Fast Heartbeat After Eating

It is common to notice your heart run faster than usual after eating a heavy meal. It may also happen when your meal includes stimulants such as sugar or caffeine. However, your heartbeat should become normal once you have digested your food. You may want to see your doctor in case your heart keeps racing several hours after you have finished your meal. There can be many reasons of having a rapid heartbeat after eating, and knowing the cause helps find the best treatment.

Causes of Fast Heartbeat After Eating

1. Natural Reaction

Your heartbeat goes up because your heart starts pumping blood harder so that there is enough blood in the stomach and intestine to complete the digestion process. Without enough blood in the abdominal area after you eat your food, your body will fail to assimilate food effectively. 

2. Eating Too Much

Consuming large meals may well be the reason why you are experiencing fast heartbeat. Your body increases the flow of blood to the digestive tract to help digestion when you consume too much food. As a result, your heart has to beat harder and faster to provide enough blood. This increased blood flow is at its highest about 25-40 minutes of having a large meal and may last up to a couple of hours. 

3. Eating Specific Foods

Specific food triggers may also cause fast heartbeat following a meal. The most common triggers are alcohol and caffeine. You may also have other food sensitivities that you can track only when you keep a food diary for a few weeks. Moreover, some food additives are also responsible for causing fast heartbeat. High sodium meals, Monosodium glutamate consumption, and nitrates can also cause and aggravate heart palpitations. You may also notice fast heartbeat if you are sensitive to gluten, a protein found in wheat.

4. High-Sugar Meals

If your meals contain empty calories or excessive sugars, you are likely to deal with fast heartbeat. In order to process sugar, the pancreas releases a lot of insulin. Sometimes, your system produces too much of insulin that lowers your blood sugar levels. Low blood sugar leads to the release of adrenaline that can make your heart beat faster.

5. Certain Medications

Are you taking any medications with your meals? They may be the ones to blame in your case. Certain medications such as pseudoephedrine, asthma inhalers and thyroid medications can trigger fast heartbeat after eating. If you have just started a new medicine and are experiencing fast heartbeat, be sure to inform your doctor immediately.

6. Meal Experience

Sometimes fast heartbeat is related to meal experience instead of the food itself. It means you may experience rapid heartbeats due to the act of swallowing. Standing up soon after finishing your meals may also cause this condition. The same is the case when your experience stress or anxiety during the meal, because such emotions can cause heart to beat fast.

7. Allergies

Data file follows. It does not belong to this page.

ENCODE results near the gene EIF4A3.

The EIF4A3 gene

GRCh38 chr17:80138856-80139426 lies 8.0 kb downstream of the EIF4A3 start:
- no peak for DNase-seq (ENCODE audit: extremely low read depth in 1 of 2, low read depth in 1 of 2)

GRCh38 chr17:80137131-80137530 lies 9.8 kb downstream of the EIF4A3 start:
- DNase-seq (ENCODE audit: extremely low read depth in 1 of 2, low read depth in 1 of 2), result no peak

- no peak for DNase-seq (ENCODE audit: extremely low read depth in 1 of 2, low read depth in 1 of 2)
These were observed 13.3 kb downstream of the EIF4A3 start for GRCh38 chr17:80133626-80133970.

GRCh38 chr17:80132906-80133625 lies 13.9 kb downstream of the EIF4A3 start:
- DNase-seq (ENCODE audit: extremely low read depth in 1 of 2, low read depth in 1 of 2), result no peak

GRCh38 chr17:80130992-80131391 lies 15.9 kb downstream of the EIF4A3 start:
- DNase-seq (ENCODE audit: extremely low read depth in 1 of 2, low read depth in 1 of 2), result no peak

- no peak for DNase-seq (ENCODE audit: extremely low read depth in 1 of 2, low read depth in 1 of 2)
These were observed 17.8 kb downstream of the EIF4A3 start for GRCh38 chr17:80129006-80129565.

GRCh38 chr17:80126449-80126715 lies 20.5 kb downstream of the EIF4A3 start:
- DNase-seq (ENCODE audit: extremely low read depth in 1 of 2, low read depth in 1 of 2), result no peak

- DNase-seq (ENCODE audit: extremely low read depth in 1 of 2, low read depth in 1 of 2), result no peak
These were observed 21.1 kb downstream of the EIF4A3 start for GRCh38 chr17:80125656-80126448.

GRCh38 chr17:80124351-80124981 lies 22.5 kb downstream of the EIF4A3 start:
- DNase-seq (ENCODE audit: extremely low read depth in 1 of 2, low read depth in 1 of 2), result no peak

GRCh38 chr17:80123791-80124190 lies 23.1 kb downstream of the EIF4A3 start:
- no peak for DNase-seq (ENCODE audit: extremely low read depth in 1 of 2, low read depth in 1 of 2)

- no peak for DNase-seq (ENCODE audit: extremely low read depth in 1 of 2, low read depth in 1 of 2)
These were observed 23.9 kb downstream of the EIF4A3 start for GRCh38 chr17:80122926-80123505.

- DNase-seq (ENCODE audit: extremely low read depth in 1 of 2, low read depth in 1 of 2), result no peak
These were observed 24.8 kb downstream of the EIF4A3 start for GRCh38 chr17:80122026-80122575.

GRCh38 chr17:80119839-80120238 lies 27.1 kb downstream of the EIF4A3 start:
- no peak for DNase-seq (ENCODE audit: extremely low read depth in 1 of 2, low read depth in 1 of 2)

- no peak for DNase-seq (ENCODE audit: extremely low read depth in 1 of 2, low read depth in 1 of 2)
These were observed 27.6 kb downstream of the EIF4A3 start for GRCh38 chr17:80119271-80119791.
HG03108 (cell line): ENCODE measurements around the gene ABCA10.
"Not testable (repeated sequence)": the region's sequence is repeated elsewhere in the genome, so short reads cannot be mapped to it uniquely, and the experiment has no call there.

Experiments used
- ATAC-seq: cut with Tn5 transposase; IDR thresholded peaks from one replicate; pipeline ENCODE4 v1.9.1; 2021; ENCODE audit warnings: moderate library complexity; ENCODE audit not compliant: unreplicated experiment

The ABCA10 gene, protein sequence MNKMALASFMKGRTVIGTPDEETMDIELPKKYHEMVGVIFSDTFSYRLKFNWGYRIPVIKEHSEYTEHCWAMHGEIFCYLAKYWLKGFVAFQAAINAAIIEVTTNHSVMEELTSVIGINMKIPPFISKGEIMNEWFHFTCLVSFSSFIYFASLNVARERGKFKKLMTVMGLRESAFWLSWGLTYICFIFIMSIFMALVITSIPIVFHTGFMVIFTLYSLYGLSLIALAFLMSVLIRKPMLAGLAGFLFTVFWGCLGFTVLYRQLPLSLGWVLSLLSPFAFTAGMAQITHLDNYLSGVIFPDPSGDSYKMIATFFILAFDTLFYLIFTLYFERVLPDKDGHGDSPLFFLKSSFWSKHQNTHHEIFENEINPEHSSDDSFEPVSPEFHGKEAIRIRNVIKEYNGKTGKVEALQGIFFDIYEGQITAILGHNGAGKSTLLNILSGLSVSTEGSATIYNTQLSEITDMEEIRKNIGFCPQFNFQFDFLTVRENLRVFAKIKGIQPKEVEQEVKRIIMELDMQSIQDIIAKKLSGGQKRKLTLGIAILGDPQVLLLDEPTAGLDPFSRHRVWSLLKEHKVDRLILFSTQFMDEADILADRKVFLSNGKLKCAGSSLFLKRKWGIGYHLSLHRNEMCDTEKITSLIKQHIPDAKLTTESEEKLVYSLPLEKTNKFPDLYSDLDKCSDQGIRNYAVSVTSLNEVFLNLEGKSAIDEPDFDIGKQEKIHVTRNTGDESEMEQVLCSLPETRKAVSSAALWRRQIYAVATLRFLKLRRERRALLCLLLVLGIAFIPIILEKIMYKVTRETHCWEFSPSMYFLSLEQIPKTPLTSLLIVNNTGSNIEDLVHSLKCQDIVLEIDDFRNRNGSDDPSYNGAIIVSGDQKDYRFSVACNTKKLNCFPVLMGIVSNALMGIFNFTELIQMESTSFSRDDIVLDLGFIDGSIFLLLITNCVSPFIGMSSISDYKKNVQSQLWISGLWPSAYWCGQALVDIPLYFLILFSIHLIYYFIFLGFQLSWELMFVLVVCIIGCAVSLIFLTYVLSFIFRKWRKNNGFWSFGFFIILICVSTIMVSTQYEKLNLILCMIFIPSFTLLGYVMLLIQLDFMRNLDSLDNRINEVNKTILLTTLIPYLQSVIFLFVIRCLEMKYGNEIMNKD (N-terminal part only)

Your racing heart may indicate you have allergies. A severe allergic reaction can increase your pulse rate quickly after having a meal. This usually happens when you develop an allergic reaction called anaphylaxis, which usually occurs within a few minutes of consuming an allergen. Sometimes, food additives are the real culprits, which include aspartame, sulfites, benzoates, and a range of preservatives, such as nitrates, parabens, and BHT (butylated hydroxytoluene). Seek immediate medical help if there is a sharp increase in your pulse rate after eating something you are allergic to.

How to Deal with Fast Heartbeat After Eating

In most cases, an elevated pulse rate is your body's natural response following a meal. Still, it can make you feel concerned. Here are some suggestions.

1. Identify the Cause of Fast Heartbeat

You do not need to worry too much about the racing heart after eating, but it is still a good idea to talk to your doctor to pinpoint the real cause of fast heartbeat. You may require medical treatment in case your condition is the outcome of digestive or endocrine problems. Your doctor will conduct a physical exam and ask you about any other symptoms you may be experiencing. They may also order several diagnostic tests, including urine tests, blood tests, a stress test, an electrocardiogram, an echocardiogram, and a Holter monitor test to help make a diagnosis properly.

2. Tips for Treating Fast Heartbeat After Eating

Here are some tips you can try to resolve the issue and normalize your heartbeat again:

  • Look for the problem food and eliminate it from your diet, especially if you experience rapid heartbeats after consuming certain foods. Avoid eating large meals and take your time to chew and swallow your food. Having smaller meals more frequently may also help prevent this condition along with keeping bloating and gas at bay.
  • Sip some green tea or water to lubricate the food. This aids in digestion and slows down the heart rate a bit.
  • Relax your nerves and do not feel alarmed when you notice your pulse rate going up. Lie down on the bed and take slow, deep breaths. This works great in case your heartbeat is the outcome of stress or anxiety. Consider lying on your left side because it helps improve digestion. 
 
 
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